Serbia, Kosovo Meet for 'Historic' Talks

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BY TRACY PFEIFFER Anchor: Megan Murphy You're watching multisource world news analysis from Newsy A his...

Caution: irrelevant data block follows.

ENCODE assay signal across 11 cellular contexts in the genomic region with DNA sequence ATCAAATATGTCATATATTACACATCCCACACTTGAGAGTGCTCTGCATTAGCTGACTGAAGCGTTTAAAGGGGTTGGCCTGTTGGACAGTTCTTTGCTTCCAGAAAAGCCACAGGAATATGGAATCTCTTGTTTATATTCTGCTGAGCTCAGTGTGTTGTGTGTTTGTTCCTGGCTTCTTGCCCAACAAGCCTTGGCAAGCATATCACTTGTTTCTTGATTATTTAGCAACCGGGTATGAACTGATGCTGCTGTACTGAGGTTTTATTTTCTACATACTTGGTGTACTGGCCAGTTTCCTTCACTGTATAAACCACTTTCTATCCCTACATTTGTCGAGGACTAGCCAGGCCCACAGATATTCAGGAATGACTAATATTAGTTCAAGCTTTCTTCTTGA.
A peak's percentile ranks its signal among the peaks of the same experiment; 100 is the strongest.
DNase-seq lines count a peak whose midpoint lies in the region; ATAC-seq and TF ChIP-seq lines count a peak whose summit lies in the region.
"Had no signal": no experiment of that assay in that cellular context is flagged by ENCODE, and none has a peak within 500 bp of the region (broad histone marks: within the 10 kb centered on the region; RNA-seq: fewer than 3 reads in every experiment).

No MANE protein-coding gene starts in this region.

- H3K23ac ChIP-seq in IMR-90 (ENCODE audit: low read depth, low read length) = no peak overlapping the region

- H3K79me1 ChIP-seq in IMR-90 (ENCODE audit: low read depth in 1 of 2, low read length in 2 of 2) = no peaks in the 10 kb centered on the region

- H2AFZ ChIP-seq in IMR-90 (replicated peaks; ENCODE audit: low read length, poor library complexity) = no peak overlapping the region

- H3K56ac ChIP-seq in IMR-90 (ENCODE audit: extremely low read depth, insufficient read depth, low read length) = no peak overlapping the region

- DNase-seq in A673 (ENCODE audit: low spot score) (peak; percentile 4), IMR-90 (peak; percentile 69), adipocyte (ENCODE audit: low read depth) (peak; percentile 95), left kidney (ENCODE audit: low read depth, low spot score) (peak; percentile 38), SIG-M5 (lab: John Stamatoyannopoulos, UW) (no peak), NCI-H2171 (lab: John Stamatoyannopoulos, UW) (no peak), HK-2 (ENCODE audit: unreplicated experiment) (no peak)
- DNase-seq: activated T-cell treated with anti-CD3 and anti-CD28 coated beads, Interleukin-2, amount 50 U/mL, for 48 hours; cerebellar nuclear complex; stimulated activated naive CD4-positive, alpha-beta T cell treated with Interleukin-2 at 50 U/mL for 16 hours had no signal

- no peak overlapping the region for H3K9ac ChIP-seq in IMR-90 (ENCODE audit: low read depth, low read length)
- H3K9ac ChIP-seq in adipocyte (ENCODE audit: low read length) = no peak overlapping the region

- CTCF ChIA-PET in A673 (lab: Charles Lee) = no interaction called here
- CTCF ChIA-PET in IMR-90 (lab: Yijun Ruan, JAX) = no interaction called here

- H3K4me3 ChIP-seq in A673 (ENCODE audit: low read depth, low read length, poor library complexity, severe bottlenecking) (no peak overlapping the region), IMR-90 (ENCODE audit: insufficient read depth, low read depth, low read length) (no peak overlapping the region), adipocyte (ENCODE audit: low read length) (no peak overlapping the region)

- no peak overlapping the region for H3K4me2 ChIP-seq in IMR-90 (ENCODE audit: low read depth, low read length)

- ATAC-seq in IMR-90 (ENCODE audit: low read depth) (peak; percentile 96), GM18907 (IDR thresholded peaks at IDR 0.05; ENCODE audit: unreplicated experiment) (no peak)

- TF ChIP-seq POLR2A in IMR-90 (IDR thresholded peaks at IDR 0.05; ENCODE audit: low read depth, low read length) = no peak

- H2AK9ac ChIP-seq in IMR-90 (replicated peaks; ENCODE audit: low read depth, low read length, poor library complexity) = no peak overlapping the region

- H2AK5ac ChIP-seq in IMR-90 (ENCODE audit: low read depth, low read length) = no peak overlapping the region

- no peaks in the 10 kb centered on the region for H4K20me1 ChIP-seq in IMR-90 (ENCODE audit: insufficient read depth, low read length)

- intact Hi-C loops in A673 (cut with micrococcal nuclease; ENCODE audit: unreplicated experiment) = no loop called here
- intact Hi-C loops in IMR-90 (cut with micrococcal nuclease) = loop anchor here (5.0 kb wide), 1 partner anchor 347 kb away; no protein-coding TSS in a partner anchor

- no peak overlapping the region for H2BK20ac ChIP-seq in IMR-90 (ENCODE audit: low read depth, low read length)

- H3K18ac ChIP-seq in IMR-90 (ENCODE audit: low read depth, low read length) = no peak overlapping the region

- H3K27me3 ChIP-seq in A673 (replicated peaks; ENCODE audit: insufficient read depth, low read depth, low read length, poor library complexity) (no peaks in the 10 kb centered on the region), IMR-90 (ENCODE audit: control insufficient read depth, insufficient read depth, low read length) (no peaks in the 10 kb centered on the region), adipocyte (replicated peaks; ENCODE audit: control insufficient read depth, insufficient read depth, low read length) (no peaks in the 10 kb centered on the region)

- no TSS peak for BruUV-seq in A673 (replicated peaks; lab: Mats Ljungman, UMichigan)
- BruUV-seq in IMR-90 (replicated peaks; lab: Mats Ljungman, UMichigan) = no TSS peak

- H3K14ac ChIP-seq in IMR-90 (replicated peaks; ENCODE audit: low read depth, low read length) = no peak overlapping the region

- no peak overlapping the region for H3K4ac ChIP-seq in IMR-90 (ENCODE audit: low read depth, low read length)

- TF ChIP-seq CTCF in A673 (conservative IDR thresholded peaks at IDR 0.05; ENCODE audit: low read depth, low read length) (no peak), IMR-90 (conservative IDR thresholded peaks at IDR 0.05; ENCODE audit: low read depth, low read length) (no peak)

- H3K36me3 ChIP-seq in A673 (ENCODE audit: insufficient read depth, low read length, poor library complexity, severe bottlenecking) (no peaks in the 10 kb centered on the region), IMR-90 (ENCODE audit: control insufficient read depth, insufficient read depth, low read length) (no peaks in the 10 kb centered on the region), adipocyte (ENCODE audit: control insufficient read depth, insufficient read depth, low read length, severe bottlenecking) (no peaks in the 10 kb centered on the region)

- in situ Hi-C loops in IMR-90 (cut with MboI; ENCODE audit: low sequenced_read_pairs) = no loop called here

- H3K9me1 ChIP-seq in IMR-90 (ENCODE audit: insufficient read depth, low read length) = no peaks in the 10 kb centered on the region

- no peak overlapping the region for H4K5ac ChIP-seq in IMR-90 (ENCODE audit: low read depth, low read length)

BY TRACY PFEIFFER Anchor: Megan Murphy You're watching multisource world news analysis from Newsy A historic turn in the Balkans -- officials from Serbia and Kosovo met for face-to-face talks for the first time since the Kosovo declared its independence from the United Nations in 2008. “The EU is mediating the negotiations as relations between the two countries remain tense, with Serbia denying Kosovo sovereignty. For that reason, the focus will be more on day-to-day issues like trade and air traffic.” (RT) Analysts argue, these seemingly innocuous issues are direct results of Serbia’s refusal to recognize Kosovo’s independence -- and are causing problems on the ground. The Irish Times points out -- Serbia does not allow vehicles registered in Kosovo. Al Jazeera reports, the contested nation cannot get its own telephone country code. And the Financial Times says, Serbia refuses to accept Kosovar customs stamps -- meaning Kosovar manufacturers cannot ship goods through Serbia. The Balkans has a long history of ethnic strife. The eventual disintegration of Yugoslavia in the 1990s fueled the tension, resulting in a deadly conflict between Serbia and Kosovo over the question of Kosovar sovereignty. NATO military forces intervened in the late ‘90s, and Kosovo was put under control of the UN until it declared independence in 2008. (Video: euronews) But despite the historical bad blood, representatives from both Balkan states had nothing but optimism for the media prior to the negotiations. BORKO STEFANOVIC, SERBIAN HEAD NEGOTIATOR: “There will be tough issues and easier ones, but of course we have high hopes and we expect that this dialogue will give fast and rapid implementations of solutions that we will find together in this process.” EDITA TAHIRI, KOSOVO DEPUTY PM: “We are coming with positive spirit and with constructive approach. There is a lot of things on the agenda in terms of practical issues.” (CCTV) So why come to the table now? A writer for the UK’s The Independent says, Serbia is eyeing European Union membership -- something it can only get by mending ties with Kosovo. But the writer also notes, the latter has reasons to cooperate as well. “Unlike Serbia, it is in no position to dream of EU membership. But it is dependent on EU subsidies and with its right to statehood contested around the world, Kosovo needs to maintain the diplomatic goodwill of both Europe and the US, whose military was decisive in securing its independence.” But an article from European Voice argues, it’s not the Balkan states under pressure here -- it’s the EU itself. The writer says, the international body needs to get serious about the talks, rather than sidestepping the big issue. “...any dialogue focused solely on technical issues and with no clear perspective on the north's political future will do little more than affirm and legitimate the Serbia-run parallel structures in the north. Given Pristina's adamant opposition to Belgrade's control of the north, the prospects of a frozen conflict would then only increase.” Currently, Kosovo is considered partially-recognized, with some 75 UN countries recognizing its independence. 'Like' Newsy on Facebook for updates in your news feed Get more multisource video news analysis from Newsy Transcript by Newsy